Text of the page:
Following inspiration from Ciro's post in the "ban the pitstops" thread, I've finally decided to do something wasteful with my time, and try to get your feedback, which it seems I wasn't able to get with a crazy tinfoil theory. This time, however, I'll start with cold hard facts. Please keep in mind that all timing comes from the head-to-head analysis of http://www.f1matrix.it
Fernando Alonso and Kimi Raikkonen spent the whole afternoon together, until lap 50. In that lap, Kimi made a mistake under braking in Turn 2 costing him about 2s and Fernando made his final pitstop.
The Live Timing was mad with Kimi Raikkonen. Apparently due to a problem with his transponder, no partial times were reported for him, only full laptimes. Apparently, no pitlane stay times exist for Kimi Raikkonen that day. At least, I see none in the official site
Not having pitlane timing for Kimi, these are the best 10 inlap + outlap combinations of the race (I could have made a mistake). You can't directly compare outlaps due to different pit position with respect to the start-finish line:
Driver ----- Total ------ Pit time -- Notes
Raikkonen 3:07.5 N/A
Trulli 3:10.2 25.132
Rosberg 3:10.3 25.126 12 laps to go
Kovalainen 3:10.9 25.631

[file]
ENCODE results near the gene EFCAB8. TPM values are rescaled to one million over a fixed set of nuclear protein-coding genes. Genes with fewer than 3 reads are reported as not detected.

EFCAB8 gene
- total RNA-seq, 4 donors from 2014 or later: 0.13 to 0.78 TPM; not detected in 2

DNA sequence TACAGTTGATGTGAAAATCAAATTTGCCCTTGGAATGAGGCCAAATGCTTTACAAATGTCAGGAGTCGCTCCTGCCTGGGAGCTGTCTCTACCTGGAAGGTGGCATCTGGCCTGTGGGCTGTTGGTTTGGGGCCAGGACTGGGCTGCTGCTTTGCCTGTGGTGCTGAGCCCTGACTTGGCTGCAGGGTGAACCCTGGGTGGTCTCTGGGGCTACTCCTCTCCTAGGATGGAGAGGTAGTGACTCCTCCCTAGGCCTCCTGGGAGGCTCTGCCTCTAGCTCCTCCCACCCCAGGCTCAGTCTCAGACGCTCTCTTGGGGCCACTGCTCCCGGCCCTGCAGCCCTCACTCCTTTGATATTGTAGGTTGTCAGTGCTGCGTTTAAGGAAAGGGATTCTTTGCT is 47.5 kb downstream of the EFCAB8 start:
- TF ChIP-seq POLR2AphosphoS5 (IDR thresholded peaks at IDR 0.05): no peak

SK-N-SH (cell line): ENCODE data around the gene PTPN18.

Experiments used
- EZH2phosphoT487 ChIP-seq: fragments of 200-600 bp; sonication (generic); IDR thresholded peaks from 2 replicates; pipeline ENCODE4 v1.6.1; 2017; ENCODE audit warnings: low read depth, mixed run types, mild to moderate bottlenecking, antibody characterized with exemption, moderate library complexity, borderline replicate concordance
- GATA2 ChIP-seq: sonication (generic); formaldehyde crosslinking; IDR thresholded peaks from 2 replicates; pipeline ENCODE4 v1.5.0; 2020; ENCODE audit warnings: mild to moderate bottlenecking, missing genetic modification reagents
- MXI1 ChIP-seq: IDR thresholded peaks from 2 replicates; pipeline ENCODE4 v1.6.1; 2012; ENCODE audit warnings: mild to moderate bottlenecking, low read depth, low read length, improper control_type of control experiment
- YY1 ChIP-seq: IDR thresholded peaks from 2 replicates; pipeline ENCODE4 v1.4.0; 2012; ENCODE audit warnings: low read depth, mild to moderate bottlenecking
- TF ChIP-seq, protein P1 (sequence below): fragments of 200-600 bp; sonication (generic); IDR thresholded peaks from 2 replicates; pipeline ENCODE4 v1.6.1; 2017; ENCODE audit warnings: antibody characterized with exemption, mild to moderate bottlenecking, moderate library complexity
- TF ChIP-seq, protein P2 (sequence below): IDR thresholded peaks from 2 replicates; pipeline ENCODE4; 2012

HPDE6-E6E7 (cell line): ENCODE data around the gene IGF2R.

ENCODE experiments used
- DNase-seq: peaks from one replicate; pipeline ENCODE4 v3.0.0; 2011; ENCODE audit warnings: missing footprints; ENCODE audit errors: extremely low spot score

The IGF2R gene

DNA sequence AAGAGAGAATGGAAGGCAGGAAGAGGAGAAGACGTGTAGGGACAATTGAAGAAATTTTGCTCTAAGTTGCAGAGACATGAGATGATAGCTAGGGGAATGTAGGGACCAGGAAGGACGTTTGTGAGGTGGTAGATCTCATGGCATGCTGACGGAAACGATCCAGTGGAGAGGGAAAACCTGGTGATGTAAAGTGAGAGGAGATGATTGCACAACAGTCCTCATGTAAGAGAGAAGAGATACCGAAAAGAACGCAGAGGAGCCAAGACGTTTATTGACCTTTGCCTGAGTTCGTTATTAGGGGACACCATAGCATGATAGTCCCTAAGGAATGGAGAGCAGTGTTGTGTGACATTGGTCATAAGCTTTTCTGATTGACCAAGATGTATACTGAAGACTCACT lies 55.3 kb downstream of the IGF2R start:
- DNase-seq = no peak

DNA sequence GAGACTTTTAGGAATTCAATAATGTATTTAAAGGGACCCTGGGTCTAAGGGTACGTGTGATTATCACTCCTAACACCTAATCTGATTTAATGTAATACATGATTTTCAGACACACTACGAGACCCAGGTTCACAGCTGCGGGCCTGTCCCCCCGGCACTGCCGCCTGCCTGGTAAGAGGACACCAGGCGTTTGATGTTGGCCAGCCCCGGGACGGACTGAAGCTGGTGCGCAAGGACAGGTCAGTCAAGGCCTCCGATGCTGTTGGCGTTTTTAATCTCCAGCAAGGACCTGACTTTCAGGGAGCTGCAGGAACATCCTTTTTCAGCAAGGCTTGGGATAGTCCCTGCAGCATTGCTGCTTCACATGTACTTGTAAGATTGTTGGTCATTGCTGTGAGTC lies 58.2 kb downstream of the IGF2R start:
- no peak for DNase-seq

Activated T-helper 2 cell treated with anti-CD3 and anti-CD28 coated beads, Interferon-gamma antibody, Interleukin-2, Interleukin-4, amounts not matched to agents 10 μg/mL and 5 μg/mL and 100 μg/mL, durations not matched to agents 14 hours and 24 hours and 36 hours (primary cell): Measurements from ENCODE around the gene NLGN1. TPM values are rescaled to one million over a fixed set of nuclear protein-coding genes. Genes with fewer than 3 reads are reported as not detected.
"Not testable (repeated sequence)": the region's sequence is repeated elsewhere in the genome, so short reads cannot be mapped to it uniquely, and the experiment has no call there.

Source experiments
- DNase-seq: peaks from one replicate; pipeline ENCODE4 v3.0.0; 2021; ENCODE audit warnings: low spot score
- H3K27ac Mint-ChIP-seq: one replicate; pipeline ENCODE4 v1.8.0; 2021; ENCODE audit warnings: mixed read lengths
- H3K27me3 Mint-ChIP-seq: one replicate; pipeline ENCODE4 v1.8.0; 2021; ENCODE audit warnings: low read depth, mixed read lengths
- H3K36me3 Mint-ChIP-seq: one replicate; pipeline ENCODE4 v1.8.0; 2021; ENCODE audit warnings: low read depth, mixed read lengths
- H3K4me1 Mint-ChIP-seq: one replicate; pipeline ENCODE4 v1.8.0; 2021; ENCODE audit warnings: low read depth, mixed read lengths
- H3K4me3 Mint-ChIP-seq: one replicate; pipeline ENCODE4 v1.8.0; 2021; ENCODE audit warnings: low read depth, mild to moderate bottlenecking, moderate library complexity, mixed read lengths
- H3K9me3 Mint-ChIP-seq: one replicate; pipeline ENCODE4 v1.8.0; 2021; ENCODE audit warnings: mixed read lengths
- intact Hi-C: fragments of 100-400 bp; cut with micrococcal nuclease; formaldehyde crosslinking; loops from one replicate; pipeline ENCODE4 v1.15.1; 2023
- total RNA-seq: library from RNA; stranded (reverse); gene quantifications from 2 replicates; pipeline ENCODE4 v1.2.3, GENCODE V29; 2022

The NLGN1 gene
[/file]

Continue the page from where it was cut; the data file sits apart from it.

Alonso 3:11.3 26.502
Massa 3:11.5 27.515 1st stop
Coulthard 3:11.7 25.706
Glock 3:12.2 26.013
Webber 3:12.2 26.817
Hamilton 3:12.4 27.895 1st stop
Note that Rosberg pitted extremely late and this is reflected on his time not only because he put less fuel but also because his outlap suffers from 8 laps less of fuel (around 20 kg). In any case, even if we substract 2 seconds (it's a Williams, after all), it's still 8 tenths off Kimi's time. Trulli's time is more comparable, because it's just 3 laps later (speed deficit compensation) and the Toyota is faster than the Williams.
Unfortunately, Hamilton's puncture means we don't get his time plus Felipe wasn't racing anymore, invalidating his second pitstop (slower than the first). Assuming that Kimi's in+out lap was as fast as Felipe's first stop, but substracting 2 seconds of fuel, we would still have a total time of 3:09.5, two seconds slower than his last stop. Furthermore, in this case both Kimi and Fernando would have fought for position, since the gap in the next lap was 2.2 seconds.
What is your take on this?